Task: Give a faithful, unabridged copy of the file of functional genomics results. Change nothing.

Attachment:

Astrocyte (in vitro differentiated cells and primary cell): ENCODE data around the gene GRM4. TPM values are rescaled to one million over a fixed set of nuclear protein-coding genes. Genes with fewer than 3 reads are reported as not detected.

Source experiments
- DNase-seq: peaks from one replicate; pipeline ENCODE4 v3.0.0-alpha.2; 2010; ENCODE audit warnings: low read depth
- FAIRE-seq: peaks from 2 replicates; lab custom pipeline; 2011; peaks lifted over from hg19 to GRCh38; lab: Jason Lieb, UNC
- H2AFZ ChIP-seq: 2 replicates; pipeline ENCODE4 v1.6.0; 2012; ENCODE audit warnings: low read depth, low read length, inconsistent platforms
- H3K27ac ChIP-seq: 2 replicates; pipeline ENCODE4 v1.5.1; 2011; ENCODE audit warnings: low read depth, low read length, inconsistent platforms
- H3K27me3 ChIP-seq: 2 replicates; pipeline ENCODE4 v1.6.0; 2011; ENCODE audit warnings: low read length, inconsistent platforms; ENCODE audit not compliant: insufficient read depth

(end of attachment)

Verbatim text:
Astrocyte (in vitro differentiated cells and primary cell): ENCODE data around the gene GRM4. TPM values are rescaled to one million over a fixed set of nuclear protein-coding genes. Genes with fewer than 3 reads are reported as not detected.

Source experiments
- DNase-seq: peaks from one replicate; pipeline ENCODE4 v3.0.0-alpha.2; 2010; ENCODE audit warnings: low read depth
- FAIRE-seq: peaks from 2 replicates; lab custom pipeline; 2011; peaks lifted over from hg19 to GRCh38; lab: Jason Lieb, UNC
- H2AFZ ChIP-seq: 2 replicates; pipeline ENCODE4 v1.6.0; 2012; ENCODE audit warnings: low read depth, low read length, inconsistent platforms
- H3K27ac ChIP-seq: 2 replicates; pipeline ENCODE4 v1.5.1; 2011; ENCODE audit warnings: low read depth, low read length, inconsistent platforms
- H3K27me3 ChIP-seq: 2 replicates; pipeline ENCODE4 v1.6.0; 2011; ENCODE audit warnings: low read length, inconsistent platforms; ENCODE audit not compliant: insufficient read depth